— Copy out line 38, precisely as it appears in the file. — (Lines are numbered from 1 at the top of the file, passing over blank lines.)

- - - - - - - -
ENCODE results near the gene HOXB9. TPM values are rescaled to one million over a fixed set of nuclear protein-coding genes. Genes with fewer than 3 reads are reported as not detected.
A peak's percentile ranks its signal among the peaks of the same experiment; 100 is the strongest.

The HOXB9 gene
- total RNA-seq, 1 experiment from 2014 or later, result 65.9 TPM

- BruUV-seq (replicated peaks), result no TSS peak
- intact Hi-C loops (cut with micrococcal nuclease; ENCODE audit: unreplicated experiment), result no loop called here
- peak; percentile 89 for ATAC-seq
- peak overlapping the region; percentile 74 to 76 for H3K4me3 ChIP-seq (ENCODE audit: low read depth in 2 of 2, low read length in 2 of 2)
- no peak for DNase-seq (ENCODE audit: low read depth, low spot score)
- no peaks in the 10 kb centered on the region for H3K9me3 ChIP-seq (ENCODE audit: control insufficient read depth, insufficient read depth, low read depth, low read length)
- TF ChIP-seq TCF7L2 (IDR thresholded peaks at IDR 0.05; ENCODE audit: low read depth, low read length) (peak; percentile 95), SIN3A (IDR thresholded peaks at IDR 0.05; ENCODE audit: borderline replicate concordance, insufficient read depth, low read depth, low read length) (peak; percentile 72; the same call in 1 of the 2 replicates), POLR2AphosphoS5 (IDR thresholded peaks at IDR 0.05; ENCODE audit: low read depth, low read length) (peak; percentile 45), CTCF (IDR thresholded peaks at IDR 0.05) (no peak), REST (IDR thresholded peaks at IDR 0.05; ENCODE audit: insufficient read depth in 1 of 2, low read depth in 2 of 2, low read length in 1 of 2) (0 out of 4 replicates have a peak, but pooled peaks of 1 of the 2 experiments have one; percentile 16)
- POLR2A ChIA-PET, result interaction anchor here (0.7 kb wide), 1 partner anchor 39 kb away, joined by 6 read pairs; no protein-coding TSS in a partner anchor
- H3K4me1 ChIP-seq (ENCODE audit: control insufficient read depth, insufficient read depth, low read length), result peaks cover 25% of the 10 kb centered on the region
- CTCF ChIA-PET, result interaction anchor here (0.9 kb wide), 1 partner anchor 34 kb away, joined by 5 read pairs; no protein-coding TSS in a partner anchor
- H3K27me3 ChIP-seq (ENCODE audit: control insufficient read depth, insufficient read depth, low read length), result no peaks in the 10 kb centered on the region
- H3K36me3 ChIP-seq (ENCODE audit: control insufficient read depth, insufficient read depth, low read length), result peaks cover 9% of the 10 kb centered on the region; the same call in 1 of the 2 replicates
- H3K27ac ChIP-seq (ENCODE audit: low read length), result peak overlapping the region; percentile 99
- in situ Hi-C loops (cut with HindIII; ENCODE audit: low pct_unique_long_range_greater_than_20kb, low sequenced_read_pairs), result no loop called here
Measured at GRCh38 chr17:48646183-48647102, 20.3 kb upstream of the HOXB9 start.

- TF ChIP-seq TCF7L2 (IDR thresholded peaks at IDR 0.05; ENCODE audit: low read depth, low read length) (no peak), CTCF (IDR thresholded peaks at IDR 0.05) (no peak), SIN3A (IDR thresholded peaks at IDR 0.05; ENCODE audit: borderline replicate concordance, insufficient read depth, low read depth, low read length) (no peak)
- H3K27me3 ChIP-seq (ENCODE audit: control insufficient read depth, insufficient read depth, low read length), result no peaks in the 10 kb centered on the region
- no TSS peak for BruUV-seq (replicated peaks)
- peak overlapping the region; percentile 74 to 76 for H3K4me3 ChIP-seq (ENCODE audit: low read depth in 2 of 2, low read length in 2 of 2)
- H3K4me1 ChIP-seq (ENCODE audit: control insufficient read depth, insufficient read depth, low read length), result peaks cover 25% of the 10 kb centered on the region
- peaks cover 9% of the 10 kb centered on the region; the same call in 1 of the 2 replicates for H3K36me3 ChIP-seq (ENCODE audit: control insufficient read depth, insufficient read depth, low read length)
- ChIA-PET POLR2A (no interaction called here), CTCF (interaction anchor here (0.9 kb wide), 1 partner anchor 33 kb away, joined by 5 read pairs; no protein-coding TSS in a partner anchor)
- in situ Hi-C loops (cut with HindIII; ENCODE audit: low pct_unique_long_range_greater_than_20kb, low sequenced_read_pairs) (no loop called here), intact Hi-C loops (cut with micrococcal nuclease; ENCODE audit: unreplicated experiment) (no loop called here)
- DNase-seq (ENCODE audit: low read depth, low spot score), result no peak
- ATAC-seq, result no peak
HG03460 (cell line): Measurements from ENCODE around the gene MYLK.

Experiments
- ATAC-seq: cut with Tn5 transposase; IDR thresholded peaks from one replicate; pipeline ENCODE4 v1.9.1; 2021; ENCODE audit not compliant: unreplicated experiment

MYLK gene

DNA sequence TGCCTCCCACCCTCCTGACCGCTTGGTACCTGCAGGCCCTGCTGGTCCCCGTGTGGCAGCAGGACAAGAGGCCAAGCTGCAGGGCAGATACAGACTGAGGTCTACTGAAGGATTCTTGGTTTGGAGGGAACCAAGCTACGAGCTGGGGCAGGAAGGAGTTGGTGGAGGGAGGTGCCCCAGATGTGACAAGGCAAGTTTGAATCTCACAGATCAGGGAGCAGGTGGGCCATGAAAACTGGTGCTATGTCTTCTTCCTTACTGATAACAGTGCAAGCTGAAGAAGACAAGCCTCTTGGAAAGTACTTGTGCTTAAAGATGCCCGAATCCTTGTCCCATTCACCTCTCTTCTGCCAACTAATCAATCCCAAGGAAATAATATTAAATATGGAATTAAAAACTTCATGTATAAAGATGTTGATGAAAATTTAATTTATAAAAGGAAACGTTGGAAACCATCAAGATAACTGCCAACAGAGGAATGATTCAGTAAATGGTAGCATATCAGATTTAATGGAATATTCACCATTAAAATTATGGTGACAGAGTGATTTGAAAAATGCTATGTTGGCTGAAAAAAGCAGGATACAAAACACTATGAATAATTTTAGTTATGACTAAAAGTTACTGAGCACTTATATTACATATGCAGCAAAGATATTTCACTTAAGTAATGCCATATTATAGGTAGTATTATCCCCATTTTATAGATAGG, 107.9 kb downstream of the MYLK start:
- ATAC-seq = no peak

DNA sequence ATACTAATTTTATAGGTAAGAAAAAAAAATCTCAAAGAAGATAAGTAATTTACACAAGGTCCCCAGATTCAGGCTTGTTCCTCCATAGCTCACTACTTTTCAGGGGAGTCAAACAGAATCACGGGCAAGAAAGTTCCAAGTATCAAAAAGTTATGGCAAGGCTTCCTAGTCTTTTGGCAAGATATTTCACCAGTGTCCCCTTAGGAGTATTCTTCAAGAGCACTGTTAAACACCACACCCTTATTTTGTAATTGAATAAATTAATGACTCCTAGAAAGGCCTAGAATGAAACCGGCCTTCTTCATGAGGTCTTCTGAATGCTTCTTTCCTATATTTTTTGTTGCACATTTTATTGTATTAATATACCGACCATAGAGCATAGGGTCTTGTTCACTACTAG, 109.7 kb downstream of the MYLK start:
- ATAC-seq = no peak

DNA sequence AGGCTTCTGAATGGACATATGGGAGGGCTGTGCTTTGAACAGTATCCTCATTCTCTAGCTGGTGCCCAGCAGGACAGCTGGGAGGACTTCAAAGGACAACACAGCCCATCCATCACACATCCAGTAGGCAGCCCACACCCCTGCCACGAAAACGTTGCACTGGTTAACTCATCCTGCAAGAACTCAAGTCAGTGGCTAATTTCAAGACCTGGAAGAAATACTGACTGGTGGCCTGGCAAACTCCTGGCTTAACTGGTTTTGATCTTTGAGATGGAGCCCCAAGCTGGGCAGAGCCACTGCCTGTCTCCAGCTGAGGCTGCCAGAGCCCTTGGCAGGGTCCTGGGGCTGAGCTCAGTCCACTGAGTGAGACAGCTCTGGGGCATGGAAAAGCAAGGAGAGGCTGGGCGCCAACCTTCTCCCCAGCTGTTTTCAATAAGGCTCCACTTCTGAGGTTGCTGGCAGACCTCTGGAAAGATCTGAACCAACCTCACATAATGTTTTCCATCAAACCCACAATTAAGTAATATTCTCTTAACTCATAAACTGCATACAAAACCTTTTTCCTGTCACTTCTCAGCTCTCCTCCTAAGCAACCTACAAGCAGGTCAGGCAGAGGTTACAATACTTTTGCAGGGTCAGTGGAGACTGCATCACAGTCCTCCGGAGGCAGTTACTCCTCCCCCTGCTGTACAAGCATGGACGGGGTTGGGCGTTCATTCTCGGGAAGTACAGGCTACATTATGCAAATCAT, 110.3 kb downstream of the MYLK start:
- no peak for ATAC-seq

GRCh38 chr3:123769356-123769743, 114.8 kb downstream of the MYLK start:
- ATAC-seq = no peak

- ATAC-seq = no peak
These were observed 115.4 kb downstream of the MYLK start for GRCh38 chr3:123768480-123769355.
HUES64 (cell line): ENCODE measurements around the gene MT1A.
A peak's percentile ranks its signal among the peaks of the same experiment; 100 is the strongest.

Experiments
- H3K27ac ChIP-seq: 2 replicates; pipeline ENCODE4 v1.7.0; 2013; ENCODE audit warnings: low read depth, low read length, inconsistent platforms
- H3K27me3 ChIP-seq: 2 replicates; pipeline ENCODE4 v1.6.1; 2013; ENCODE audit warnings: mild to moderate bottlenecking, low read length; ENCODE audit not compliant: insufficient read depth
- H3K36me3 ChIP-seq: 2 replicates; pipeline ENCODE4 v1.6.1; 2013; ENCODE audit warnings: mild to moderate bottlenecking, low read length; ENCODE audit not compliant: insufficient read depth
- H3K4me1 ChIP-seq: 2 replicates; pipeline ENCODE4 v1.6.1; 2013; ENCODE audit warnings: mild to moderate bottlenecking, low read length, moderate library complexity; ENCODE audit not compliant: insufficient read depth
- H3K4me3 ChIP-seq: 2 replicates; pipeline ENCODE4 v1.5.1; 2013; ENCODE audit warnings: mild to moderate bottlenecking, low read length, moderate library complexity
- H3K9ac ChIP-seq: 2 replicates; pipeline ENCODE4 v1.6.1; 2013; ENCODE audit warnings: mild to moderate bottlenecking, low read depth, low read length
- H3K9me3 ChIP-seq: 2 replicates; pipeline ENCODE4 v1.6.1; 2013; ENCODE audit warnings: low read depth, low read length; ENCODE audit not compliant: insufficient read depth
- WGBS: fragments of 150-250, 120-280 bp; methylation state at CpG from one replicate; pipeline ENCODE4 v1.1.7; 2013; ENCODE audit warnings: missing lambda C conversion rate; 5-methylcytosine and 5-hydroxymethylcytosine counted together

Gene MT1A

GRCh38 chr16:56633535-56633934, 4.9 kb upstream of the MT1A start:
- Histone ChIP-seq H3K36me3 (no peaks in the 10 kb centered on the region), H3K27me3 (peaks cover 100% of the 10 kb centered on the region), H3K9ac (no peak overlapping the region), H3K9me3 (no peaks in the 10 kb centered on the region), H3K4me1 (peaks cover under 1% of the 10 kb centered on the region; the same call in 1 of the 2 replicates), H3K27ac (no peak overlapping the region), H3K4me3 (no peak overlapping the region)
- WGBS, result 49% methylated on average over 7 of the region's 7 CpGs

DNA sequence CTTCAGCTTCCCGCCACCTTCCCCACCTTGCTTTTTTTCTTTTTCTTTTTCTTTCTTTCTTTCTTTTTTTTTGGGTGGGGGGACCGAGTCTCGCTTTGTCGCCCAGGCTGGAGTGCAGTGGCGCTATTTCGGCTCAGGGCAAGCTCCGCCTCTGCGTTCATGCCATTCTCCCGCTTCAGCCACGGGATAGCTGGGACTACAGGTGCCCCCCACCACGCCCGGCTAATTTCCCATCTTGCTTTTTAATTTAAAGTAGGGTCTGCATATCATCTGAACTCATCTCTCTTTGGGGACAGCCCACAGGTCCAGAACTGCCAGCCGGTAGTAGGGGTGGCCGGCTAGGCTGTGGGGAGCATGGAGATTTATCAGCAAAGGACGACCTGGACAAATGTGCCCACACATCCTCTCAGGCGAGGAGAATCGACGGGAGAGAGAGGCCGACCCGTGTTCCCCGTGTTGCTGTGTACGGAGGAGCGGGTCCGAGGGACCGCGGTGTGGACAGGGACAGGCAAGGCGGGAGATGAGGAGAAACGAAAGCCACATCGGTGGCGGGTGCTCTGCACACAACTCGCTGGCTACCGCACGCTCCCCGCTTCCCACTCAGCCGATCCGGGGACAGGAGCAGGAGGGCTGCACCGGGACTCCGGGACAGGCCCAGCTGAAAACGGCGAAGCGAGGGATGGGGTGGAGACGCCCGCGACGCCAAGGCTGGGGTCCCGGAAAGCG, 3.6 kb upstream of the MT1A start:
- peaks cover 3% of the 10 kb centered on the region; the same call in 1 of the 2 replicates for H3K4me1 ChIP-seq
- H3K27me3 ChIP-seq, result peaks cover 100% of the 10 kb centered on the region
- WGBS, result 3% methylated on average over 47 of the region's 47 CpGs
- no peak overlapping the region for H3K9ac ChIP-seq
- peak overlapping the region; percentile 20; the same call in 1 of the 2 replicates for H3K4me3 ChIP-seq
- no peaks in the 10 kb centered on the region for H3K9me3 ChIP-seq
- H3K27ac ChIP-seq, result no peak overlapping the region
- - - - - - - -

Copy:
DNA sequence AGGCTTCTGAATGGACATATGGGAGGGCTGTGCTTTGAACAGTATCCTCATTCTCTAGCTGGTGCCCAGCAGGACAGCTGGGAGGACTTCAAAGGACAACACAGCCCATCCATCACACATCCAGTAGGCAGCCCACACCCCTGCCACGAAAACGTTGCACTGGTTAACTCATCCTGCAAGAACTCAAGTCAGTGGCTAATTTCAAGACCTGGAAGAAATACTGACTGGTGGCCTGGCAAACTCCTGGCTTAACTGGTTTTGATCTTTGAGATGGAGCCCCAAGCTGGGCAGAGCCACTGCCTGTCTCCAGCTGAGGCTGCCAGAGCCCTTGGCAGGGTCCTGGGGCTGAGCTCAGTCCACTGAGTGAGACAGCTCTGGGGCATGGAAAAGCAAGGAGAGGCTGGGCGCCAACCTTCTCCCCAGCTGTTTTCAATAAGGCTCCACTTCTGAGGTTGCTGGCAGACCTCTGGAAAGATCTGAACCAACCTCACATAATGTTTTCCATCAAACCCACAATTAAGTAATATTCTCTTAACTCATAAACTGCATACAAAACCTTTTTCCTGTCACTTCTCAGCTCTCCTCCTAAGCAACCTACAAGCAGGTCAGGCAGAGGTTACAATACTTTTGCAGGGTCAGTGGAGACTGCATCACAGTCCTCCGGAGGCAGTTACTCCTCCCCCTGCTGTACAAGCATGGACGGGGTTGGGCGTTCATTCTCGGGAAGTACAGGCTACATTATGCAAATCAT, 110.3 kb downstream of the MYLK start: